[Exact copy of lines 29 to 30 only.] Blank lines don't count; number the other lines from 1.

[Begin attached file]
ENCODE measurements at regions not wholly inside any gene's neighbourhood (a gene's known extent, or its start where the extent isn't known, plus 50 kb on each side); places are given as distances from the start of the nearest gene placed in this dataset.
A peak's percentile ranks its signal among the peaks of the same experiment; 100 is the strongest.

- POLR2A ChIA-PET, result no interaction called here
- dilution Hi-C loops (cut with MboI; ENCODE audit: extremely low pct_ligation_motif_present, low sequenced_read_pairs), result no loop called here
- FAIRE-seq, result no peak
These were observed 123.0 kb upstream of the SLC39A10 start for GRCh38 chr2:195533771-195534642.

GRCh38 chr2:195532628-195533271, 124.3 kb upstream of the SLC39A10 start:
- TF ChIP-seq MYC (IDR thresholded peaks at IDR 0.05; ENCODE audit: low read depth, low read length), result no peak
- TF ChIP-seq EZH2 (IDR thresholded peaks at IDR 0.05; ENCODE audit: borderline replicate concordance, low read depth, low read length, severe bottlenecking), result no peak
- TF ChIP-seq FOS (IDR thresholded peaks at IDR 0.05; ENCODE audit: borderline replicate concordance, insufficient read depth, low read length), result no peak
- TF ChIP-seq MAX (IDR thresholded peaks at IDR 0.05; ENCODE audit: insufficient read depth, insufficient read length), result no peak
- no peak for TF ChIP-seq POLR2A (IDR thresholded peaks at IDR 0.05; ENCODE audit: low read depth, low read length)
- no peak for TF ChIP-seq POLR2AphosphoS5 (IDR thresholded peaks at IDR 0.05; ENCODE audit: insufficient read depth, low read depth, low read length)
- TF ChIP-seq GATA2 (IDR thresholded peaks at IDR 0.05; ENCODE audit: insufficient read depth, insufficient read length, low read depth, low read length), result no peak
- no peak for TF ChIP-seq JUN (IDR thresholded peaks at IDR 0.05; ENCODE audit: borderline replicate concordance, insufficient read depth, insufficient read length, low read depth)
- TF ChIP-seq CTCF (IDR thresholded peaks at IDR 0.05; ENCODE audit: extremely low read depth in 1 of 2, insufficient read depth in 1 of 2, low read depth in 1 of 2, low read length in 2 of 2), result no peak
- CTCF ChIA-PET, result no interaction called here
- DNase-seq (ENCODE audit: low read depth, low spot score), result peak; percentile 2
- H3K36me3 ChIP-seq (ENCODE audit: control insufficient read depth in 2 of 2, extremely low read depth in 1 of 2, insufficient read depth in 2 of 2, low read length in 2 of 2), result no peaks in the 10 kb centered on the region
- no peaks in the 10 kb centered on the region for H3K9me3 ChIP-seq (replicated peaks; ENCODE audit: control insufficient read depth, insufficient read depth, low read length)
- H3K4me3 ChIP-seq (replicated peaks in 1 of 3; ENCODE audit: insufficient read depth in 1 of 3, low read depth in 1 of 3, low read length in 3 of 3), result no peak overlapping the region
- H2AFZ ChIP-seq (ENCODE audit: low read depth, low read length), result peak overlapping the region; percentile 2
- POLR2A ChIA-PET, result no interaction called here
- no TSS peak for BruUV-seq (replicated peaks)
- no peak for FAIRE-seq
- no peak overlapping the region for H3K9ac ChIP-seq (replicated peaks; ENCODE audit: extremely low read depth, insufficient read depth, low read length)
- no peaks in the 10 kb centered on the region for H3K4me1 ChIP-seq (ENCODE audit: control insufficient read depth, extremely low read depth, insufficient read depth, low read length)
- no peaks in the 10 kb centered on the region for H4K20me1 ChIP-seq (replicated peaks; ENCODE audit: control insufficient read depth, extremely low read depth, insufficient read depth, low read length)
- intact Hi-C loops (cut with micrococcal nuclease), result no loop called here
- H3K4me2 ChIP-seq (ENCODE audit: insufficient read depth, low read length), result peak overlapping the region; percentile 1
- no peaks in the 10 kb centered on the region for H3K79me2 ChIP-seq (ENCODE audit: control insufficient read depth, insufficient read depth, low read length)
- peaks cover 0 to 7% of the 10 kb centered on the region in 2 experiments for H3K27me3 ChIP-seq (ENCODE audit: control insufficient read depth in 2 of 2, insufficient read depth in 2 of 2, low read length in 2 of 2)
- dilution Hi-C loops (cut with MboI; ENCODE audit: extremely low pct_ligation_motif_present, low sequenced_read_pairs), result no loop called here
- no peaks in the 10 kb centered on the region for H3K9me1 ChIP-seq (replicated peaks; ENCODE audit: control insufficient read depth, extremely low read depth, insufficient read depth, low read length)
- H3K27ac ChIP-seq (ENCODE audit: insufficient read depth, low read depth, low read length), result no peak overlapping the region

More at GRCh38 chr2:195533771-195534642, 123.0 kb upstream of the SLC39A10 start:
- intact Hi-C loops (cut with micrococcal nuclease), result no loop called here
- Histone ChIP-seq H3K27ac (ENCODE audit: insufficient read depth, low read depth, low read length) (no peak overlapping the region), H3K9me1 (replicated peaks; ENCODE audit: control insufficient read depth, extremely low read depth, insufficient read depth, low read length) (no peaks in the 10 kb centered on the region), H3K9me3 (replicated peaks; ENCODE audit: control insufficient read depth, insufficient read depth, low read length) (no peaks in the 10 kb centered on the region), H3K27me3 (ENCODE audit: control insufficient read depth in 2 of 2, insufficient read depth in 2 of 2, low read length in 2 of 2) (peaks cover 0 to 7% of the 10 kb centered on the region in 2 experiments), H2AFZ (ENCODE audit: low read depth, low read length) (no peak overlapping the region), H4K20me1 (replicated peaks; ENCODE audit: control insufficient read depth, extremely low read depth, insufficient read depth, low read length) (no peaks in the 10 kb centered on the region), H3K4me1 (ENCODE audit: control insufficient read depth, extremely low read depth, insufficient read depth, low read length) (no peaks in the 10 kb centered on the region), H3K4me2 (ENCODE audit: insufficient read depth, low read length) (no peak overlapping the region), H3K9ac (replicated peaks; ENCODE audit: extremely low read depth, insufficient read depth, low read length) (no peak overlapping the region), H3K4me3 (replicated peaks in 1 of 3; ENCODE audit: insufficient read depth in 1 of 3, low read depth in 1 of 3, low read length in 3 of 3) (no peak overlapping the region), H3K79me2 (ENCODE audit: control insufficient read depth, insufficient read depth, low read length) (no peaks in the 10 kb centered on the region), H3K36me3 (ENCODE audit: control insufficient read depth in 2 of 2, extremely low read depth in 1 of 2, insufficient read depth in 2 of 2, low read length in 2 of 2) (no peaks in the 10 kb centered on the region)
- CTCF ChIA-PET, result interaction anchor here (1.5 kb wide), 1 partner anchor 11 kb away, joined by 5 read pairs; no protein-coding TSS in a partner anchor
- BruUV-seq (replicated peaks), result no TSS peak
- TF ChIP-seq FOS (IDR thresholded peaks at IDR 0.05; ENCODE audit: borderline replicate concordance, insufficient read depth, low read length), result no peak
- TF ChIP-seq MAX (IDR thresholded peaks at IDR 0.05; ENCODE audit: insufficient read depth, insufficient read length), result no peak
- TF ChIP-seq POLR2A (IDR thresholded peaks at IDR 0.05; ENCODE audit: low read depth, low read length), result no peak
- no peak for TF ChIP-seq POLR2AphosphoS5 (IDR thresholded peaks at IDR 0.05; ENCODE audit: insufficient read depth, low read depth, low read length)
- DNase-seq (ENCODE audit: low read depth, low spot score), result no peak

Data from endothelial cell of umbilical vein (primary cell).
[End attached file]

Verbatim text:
- intact Hi-C loops (cut with micrococcal nuclease), result no loop called here
- H3K4me2 ChIP-seq (ENCODE audit: insufficient read depth, low read length), result peak overlapping the region; percentile 1